The 4096-byte physical sector structure is prerecorded at the factory. There is nothing that any software, including WD Align, can do to change that.
The function of jumper 7-8 is to add a +1 sector offset to each LBA. This means that when Win XP accesses LBA 63, the drive transparently accesses LBA 64 instead. So if the jumper is in place when the drive is partitioned, this means that the first partition will be automatically aligned. If one chooses this jumpering option, then this jumper must remain in place until the next time the drive is partitioned. In contrast to XP, Vista and Windows 7 start the partition at LBA 2048, which is divisible by 8. Therefore the jumper must not be installed for these OSes, otherwise LBA 2048 would be remapped to LBA 2049, thereby misaligning the partition.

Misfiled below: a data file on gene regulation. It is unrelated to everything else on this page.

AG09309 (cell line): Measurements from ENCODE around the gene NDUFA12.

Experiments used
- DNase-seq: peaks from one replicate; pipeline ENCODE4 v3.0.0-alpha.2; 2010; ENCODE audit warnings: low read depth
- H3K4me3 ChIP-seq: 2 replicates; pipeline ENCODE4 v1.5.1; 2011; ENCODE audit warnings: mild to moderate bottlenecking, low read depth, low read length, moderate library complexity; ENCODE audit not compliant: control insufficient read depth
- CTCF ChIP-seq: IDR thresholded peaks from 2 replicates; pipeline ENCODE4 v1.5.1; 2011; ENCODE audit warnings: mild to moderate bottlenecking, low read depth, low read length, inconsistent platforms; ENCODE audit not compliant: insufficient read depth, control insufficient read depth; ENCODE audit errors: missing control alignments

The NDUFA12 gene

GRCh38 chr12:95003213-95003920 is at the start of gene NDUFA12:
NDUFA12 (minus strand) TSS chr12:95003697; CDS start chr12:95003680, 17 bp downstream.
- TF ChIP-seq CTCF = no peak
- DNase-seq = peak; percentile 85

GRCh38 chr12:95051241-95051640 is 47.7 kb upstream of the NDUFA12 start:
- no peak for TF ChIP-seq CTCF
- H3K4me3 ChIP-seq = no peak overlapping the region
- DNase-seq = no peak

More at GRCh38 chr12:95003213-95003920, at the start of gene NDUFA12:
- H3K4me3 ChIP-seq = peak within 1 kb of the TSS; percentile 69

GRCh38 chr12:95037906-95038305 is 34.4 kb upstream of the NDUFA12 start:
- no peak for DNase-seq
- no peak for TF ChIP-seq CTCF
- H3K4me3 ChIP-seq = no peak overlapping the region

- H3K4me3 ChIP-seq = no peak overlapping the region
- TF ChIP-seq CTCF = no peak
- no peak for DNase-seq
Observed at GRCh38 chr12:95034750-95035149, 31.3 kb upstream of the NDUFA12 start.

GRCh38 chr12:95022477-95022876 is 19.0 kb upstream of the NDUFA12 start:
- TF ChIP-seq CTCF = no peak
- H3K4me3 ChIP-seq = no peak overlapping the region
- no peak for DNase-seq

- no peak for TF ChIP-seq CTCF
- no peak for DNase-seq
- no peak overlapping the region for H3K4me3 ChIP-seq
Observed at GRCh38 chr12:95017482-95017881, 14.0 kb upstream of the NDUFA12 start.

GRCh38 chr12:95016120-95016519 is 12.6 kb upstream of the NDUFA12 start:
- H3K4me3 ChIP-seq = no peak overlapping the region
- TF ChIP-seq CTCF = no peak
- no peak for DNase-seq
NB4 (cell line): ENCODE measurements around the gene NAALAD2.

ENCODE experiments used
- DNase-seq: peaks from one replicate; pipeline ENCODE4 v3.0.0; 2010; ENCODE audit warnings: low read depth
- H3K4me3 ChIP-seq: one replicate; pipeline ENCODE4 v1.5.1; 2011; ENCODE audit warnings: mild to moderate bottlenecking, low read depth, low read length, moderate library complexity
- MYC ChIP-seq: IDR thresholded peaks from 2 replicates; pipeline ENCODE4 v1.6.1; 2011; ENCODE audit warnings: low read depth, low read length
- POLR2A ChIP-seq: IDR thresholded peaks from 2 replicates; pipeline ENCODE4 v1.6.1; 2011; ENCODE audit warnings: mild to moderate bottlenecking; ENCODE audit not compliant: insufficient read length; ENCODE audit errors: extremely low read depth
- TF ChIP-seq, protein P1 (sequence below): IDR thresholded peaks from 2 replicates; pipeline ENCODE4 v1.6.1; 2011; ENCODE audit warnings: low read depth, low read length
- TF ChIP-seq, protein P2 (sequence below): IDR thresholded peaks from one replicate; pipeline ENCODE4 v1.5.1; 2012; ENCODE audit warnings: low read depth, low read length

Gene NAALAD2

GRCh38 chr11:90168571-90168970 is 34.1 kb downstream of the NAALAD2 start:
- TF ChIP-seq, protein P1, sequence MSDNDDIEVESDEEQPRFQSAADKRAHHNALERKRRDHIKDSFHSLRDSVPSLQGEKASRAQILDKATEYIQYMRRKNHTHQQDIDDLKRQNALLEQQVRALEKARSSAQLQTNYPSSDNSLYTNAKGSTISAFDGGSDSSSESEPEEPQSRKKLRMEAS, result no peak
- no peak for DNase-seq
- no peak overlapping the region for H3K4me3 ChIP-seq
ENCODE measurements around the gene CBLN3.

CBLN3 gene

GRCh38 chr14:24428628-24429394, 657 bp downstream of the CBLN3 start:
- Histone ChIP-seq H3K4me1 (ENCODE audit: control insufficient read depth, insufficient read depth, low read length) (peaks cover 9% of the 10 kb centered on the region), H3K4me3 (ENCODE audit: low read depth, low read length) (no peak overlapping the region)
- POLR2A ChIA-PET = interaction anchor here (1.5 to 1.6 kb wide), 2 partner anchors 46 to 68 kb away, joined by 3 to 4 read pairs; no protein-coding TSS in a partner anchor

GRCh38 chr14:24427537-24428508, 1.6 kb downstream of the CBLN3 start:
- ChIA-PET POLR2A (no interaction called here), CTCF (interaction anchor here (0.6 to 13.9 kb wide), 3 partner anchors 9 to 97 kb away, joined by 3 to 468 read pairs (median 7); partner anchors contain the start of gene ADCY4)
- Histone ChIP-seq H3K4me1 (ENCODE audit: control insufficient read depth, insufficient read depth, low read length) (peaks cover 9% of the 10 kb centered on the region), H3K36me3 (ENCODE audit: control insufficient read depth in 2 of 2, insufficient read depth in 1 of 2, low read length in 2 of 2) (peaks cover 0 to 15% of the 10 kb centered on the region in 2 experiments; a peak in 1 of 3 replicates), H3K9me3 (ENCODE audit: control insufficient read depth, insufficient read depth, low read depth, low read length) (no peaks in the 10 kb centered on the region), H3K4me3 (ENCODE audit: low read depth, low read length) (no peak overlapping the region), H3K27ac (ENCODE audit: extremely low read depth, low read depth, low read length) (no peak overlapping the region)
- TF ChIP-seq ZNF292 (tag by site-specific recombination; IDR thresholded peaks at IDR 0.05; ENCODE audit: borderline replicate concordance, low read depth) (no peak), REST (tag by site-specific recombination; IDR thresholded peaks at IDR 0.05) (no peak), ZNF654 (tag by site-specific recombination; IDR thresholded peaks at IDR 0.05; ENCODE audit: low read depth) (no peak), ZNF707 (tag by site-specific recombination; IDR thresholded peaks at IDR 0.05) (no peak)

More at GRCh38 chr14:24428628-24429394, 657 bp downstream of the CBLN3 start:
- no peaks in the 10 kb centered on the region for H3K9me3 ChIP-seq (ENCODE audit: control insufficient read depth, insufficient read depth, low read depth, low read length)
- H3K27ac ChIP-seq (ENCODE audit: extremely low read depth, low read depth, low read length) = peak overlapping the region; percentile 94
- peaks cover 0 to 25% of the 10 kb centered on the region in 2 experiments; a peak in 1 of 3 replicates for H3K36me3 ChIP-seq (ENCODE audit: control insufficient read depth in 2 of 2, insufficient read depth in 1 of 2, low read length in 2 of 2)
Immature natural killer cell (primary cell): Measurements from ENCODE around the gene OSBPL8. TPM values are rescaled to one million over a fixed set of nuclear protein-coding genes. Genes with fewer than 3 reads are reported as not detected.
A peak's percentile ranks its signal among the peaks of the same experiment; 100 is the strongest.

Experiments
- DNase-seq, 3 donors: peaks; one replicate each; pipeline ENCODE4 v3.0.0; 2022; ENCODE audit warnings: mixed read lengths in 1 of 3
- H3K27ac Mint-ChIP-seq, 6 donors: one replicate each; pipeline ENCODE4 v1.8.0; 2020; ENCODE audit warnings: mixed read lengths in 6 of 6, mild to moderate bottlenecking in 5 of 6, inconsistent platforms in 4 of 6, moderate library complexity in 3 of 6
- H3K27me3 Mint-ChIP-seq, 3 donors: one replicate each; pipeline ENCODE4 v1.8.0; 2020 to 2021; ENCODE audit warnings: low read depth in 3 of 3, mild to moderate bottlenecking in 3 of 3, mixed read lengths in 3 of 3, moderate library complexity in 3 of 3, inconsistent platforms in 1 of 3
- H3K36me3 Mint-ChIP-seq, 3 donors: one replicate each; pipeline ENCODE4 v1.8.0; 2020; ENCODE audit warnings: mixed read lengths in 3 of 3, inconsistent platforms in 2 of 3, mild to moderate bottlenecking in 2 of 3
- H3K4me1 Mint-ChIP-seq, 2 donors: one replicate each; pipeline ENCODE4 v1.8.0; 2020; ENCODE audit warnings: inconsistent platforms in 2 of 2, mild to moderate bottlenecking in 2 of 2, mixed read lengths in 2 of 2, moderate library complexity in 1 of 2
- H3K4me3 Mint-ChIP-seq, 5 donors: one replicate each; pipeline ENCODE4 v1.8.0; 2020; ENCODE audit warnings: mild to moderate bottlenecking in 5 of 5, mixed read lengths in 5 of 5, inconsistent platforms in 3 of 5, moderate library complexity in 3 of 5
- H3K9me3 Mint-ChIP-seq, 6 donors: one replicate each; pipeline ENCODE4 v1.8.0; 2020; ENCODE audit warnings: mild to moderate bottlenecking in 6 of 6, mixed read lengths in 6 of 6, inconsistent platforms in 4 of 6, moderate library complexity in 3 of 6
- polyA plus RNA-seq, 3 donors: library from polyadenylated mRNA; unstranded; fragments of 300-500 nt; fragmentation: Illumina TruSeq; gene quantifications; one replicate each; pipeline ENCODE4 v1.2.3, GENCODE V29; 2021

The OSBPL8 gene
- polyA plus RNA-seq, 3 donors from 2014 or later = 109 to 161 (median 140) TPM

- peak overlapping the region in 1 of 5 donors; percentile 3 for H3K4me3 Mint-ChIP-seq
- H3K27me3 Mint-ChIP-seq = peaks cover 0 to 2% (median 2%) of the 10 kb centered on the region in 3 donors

I have tried to explain it a little better in the following thread:
As for WD Align, I believe it works by physically moving the data in each sector so that each 4KB cluster falls on a 4KB physical sector boundary. That's why it takes so long, when the drive is full of data. A better approach, IMHO, would be to remove the 7-8 jumper and repartition the drive using a utility such as GParted which is able to create partitions on 1MiB boundaries (just like Vista and Windows 7). Then you could use WHS 2003 to format these partitions in the usual way.
BTW, AFAIK, the 7-8 alignment jumper may not be functional in all models.